Trophic State Index estimation from remote sensing of lake Chapala, México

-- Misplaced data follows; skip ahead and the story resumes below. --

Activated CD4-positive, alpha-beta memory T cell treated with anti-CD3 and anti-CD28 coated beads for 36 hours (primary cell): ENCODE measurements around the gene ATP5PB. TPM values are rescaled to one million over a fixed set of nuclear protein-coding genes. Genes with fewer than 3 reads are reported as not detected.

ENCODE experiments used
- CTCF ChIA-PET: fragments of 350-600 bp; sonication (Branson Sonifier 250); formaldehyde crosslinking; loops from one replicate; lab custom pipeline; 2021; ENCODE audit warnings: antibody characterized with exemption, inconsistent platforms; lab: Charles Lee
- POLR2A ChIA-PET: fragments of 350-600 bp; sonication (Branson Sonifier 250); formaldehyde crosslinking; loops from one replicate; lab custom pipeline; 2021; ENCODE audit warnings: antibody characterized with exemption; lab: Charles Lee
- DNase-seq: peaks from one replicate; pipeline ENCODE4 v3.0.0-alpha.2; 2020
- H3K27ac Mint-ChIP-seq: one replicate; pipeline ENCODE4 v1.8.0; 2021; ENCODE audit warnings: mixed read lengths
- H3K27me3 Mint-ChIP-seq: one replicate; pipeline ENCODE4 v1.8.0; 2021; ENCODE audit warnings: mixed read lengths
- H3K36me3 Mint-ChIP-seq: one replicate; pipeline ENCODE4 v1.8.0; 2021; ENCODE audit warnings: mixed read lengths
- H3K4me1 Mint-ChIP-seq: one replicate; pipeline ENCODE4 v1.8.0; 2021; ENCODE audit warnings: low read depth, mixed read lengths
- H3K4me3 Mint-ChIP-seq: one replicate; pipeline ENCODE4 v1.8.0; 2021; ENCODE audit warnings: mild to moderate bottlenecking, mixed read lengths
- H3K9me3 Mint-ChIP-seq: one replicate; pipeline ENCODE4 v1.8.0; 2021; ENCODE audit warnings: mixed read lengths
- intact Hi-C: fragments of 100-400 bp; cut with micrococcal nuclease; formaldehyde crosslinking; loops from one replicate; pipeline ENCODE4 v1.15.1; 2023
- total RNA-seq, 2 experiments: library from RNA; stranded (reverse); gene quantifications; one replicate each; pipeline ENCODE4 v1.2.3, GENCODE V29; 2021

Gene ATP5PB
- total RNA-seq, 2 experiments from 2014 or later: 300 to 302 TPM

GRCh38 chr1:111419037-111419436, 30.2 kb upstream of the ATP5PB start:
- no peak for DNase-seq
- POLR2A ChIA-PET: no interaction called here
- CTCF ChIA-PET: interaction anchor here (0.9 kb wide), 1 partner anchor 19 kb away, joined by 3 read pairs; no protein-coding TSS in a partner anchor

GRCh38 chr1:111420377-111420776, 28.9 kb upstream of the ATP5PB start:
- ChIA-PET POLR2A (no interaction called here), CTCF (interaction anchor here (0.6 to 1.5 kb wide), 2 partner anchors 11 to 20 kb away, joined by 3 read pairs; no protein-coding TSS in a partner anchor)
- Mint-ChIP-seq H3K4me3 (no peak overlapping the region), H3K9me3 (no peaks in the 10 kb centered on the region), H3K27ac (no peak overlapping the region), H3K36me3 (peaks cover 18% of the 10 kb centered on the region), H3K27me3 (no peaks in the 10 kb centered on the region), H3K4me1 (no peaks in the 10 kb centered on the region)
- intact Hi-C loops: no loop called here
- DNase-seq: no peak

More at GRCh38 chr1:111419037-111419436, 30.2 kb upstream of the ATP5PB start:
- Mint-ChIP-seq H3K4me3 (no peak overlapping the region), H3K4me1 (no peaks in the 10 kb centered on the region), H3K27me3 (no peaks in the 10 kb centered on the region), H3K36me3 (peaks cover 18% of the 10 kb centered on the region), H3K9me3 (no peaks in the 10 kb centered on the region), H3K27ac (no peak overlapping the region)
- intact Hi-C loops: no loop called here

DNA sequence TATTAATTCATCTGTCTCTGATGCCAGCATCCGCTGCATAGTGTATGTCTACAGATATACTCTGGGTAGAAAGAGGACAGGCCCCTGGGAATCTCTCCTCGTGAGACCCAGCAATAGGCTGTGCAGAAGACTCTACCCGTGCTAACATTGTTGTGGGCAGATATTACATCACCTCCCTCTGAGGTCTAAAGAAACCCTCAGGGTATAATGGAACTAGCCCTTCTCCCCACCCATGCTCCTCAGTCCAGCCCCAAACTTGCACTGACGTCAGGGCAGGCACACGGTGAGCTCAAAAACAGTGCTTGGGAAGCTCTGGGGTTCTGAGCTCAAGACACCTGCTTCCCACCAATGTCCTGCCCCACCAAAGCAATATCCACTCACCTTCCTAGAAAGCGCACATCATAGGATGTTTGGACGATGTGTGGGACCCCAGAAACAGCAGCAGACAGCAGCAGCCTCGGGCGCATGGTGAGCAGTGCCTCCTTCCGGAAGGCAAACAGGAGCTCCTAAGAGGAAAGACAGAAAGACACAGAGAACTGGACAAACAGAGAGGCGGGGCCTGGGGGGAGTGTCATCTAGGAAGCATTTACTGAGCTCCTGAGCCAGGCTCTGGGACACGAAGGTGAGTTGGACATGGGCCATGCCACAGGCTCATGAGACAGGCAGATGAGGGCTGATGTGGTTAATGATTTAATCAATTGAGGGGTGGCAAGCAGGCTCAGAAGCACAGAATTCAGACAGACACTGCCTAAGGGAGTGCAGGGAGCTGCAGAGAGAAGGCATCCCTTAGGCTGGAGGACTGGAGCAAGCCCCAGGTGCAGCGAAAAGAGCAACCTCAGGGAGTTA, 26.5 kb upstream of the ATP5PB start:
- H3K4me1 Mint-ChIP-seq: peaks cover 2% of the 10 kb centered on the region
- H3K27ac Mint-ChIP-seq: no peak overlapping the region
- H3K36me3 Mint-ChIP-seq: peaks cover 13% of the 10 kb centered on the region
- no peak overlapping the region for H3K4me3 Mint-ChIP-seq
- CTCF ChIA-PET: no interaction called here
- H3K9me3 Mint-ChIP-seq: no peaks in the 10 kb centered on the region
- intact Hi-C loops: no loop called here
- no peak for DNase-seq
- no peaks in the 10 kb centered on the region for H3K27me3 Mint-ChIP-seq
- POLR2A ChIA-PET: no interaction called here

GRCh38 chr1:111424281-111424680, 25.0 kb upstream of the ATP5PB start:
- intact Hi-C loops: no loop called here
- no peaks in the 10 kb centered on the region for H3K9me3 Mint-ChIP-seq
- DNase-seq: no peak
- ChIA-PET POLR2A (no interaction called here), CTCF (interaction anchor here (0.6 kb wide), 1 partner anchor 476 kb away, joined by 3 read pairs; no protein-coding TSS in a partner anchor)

The Trophic State Index (TSI) was estimated for Lake Chapala by remote sensing techniques as an indicator of water quality. Our results show that multispectral satellite images can be successfully used to monitor surface water parameters related to trophic state (i.e., chlorophyll-a and Secchi disc depth). Lake Chapala is the largest water body in Mexico and supplies Guadalajara City with over 60% of its freshwater requirements. The Lerma River is the main tributary of Lake Chapala and exhibits significant water quality deterioration associated with nutrient enrichment coming from drainage from urban, agriculture and livestock areas. This study is based on the modification of the optical properties of the water caused by increased values of turbidity and Chl-a. We estimated turbidity on the basis of empirical relationships between reflectance data in band SPOT S2 and Secchi disc depth, and Chl-a concentration values from the relationship between band ratio SPOT S3/S2 and Chl-a concentration in the water samples. The results show that application of defoliants to eradicate aquatic weeds did not ameliorate the trophic state of the lake. The Trophic State Index determinations are based on multispectral image reflectance values, which revealed Chapala to be in the range from oligotrophic to mesotrophic. The use of remote sensing data allows a more efficient, continuous and low-cost Trophic State Index monitoring of Lake Chapala to assist in the implementation of regulations toward water quality improvement.